Small businesses are now picking up the pieces, some after nearly a week without income.
For the last week, scores of National Grid trucks rumbled down Newport’s cobblestone streets as workers restored heat. And now the bars and restaurants that feed Newport’s tourism industry are getting back to work.
“I’ve never seen the staff so happy to come to work, I’ll tell you that much,” said Sandy Brito, the front of house manager at the Gas Lamp Grille.
The gas went off Monday evening; the restaurant was closed for five more days, not reopening until Sunday. For the 30-plus staff, it was a week with no tips or wages, and Brito was hit hard as well.
“I was a little worried there,” she said. “I budget my money very well, and I know that winter can be very slow. Should I be going to get a second job just in case? But it was scary. Unexpected is always a little scary and really I think that was the biggest thing.”
Newport is known for its bustling summers, and colonial streets packed with tourists, but this small city sustains a vibrant service industry year-round; bars and restaurants hum along even through the chilly winter. Even establishments that didn’t close fully felt the pinch of a week without heat.
“We had to close the kitchen,” said Susan Zinno, who helps run Pour Judgement, a bar and restaurant outside downtown, popular with locals. Pour Judgement was able to open thanks to space heaters.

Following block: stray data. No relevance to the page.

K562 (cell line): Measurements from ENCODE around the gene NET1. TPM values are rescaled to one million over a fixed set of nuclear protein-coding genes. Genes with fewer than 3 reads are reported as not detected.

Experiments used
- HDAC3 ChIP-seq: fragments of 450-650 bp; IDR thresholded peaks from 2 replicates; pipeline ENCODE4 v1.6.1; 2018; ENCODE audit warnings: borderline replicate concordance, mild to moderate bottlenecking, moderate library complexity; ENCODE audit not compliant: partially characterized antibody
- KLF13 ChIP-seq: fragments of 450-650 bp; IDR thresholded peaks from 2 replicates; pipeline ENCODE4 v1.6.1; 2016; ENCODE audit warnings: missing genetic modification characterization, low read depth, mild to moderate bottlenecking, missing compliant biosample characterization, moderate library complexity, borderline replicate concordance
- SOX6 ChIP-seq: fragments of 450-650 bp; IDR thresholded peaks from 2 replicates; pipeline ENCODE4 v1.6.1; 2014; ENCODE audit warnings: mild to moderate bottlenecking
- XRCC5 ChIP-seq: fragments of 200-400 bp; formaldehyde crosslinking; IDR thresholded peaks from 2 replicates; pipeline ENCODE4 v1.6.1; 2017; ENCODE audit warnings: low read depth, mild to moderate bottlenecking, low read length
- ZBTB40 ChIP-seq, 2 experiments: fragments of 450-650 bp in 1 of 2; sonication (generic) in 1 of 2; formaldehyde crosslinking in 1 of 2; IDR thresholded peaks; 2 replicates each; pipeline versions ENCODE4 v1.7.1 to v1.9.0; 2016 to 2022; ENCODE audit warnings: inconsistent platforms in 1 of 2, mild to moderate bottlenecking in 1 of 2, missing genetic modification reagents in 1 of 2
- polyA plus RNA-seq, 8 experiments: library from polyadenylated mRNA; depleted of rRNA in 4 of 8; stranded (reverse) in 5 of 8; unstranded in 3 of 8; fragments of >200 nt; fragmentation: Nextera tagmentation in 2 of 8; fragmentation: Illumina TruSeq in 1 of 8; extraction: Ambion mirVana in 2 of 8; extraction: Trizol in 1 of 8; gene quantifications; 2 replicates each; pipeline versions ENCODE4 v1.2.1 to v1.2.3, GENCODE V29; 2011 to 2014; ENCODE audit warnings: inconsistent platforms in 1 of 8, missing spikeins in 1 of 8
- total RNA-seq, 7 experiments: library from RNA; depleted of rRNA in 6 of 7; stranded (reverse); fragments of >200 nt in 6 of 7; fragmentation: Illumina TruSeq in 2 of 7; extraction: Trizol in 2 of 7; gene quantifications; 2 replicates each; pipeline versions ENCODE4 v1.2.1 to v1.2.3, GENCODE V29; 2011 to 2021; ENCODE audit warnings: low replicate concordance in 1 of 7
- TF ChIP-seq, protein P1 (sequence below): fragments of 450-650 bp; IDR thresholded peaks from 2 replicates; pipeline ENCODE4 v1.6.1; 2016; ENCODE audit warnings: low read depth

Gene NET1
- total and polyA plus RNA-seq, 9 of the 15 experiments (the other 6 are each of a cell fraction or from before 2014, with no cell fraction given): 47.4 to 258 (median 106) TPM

“But everybody wanted to eat, so we had virtually no business,” Zinno said. “Now we’re just in recovery, working on the numbers right now, but I would say we’re probably about $40,000 to $50,000 grand down in those six days; which is huge for us.”
Both Zinno and Brito were in constant contact with their worried staff, some of whom can live paycheck to paycheck during the winter.
After two days closed last week, Stone Acre Pantry – just down the road -- was back serving lunch and cappuccinos Monday.
Co-owner David Crowell says Stone Acre makes it a point to stay open for locals during the winter months
“Which is kind of the kick in the shin if you have to close down in the middle of winter for two days,” Crowell said. “It’s the time of the year where you can really showcase to the locals. People call it a tourist town, but it’s still a city in January, February, and March.”
And it’s a city that stuck together throughout the week. Officials praised the resiliency of this tight-knit community.
“It made you realize how much people at work are your family members,” said Sandy Brito at the Gas Lamp Grille, who lives in East Providence and opened her home to co-workers that lost heat. “You unite with the people you work with every day, they become your friends they become your family. You do lean on each other.”
Restaurants and bars were just some of the 400 or so businesses in Newport and Middletown hit by the shutdown, according to estimates from the county Chamber of Commerce. The state is now offering emergency loans and National Grid is offering grants to help cover expenses.